How Mother Jones built a Donald Trump insult generator

Behind the scenes
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The media is on a tear sifting through presidential hopeful Donald Trump’s speeches to find his most noxious and memorable quotes. Some outlets, like Time  and Mother Jones, have built interactive applications that allow a user to input her name and be personally “insulted” by Trump.

We spoke with Ben Breedlove, a web developer at Mother Jones, about how his team built their insult generator. New to coding? Try our headline generator tutorial.

insult

Who pitched the idea?

Tim Murphy did the pitching and writing and the research and the putting together of the data we used.

How did you build the insult generator?

It’s a branch off of a tool we use for creating mashups of strings for insults, headlines, whatever. You can find the code we used here. For the Trump piece, I added a form to take in the readers name, so we could put it in to our templates.

How do you input data into the generator?

The random sentence maker is one of a bunch of tools that we’ve made that rely on Google Spreadsheets to get structured data out of our journalists without making them learn JSON. [See the Google spreadsheet here.]

 

sheet_mojo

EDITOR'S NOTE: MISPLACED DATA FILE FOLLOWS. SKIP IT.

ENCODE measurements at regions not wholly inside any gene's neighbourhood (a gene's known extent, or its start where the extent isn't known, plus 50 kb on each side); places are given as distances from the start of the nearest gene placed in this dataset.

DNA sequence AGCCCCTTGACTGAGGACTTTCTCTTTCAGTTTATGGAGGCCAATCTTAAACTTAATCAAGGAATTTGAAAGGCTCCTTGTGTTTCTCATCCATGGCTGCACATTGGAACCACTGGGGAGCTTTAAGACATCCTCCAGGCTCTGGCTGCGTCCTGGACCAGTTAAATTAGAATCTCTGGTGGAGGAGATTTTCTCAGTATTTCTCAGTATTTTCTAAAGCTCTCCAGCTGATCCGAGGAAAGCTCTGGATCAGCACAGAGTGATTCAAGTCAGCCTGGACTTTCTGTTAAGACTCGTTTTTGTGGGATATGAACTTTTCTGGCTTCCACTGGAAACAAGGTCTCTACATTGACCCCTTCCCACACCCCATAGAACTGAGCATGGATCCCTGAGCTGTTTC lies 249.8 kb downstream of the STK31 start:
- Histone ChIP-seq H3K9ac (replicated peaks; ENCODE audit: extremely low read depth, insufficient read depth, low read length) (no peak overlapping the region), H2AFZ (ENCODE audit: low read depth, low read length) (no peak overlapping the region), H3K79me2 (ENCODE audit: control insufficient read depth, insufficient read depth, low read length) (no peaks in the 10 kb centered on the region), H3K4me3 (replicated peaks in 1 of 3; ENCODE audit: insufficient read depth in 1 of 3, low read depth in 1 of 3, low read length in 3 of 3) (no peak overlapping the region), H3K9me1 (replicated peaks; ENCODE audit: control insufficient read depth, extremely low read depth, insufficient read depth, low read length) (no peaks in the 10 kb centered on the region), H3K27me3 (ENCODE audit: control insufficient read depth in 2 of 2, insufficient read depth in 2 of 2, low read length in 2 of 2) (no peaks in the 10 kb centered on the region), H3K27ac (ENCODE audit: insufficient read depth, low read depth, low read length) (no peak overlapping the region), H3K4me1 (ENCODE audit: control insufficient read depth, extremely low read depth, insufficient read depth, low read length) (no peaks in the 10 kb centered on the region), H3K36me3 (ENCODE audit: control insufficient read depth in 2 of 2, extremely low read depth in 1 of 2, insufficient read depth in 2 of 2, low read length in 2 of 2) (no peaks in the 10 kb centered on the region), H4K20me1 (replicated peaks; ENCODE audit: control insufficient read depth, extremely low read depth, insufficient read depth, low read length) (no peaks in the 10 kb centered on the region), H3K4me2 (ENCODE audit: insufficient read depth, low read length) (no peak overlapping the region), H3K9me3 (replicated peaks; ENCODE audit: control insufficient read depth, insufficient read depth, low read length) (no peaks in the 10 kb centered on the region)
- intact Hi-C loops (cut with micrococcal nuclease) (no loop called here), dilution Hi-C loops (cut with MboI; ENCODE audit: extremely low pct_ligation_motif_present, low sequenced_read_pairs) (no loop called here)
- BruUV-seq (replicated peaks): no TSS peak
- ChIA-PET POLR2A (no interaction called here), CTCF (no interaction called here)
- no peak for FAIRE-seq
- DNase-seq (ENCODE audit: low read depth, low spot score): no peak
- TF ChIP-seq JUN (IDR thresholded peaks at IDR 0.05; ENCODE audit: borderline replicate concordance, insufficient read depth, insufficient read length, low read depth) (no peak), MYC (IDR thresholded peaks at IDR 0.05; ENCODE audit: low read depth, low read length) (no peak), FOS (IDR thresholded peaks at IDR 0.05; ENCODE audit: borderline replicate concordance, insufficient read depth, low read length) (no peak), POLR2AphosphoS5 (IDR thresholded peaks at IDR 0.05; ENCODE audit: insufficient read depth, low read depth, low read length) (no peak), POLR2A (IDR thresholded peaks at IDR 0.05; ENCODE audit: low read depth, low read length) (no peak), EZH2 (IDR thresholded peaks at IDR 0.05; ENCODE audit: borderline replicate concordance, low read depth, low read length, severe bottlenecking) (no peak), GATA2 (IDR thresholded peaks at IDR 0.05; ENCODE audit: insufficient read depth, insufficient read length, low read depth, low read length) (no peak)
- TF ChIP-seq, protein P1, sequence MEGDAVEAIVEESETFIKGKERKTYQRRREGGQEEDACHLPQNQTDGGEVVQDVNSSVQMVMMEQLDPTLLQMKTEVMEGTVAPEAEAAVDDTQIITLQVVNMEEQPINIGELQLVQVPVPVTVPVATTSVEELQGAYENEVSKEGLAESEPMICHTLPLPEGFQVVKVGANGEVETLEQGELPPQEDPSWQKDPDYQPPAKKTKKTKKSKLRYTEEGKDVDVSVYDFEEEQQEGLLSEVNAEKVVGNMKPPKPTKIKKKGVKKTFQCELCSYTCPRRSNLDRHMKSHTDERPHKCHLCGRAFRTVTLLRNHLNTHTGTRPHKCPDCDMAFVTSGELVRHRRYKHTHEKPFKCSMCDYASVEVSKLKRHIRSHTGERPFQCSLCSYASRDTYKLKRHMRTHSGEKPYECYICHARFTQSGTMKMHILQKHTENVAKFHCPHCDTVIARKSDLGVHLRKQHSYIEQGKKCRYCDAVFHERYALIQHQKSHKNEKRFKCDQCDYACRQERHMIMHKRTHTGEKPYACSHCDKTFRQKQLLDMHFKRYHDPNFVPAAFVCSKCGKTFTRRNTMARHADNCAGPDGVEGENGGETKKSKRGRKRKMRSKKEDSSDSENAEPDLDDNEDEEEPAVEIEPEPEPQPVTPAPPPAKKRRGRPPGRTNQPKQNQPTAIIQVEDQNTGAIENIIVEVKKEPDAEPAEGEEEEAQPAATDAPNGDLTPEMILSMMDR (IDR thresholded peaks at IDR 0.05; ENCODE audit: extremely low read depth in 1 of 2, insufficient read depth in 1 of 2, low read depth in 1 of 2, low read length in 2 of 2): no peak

How do you connect the Google Spreadsheet to the Trump story?

We usually use Tabletop.js to pull from Google Spreadsheets. Right now, we’re running live off the Google Spreadsheet for the Trump piece.

How does it randomize the data from the spreadsheet and generate an insult?

We randomly select a value from each column, and use that as the context to fill out a dust template, and slap it on the page. The part I’m particularly pleased with, for our random sentence maker, is that we randomly select the template to use, as well.

How did you put it all in the CMS?

We link to our dependancies and paste our code directly into the CMS. We end up just copying and pasting all the pieces separately.

Any interesting challenges?

We only had one Trump quote that followed the construction “I’ve been warning about {name} since the 80s”. In order to have that quote not show up 1/3rd of the time, instead of ~1/20th of the time, we added duplicates of the other templates to our array.

 

What should students and newsrooms keep in mind when building this kind of a news app, especially on deadline?

I think as an organization we’ve done a pretty good job keeping the possibility of reuse in mind when we’re creating tools, and we’ve done a good job keeping our tools organized on Github so we’re ready to roll them out quickly. If we hadn’t had the random sentence generator in our back pocket, there’s no way we could have put the Trump insult generator together nearly as quickly. As it was, all I had to do was put together a form for grabbing the readers name and we were ready to roll it out in about an hour.

Where can we go for more Mother Jones code?

We’ve got a list of our tools that follow the same basic pattern of turning Google Spreadsheets into cool stuff over here and we love it when people use them.

Storybench’s editor is Aleszu Bajak, a science journalist and former Knight Science Journalism Fellow at MIT. He is an alum of Science Friday, the founder of LatinAmericanScience.org, and is passionate about breaking down the divide between journalists, developers and designers.

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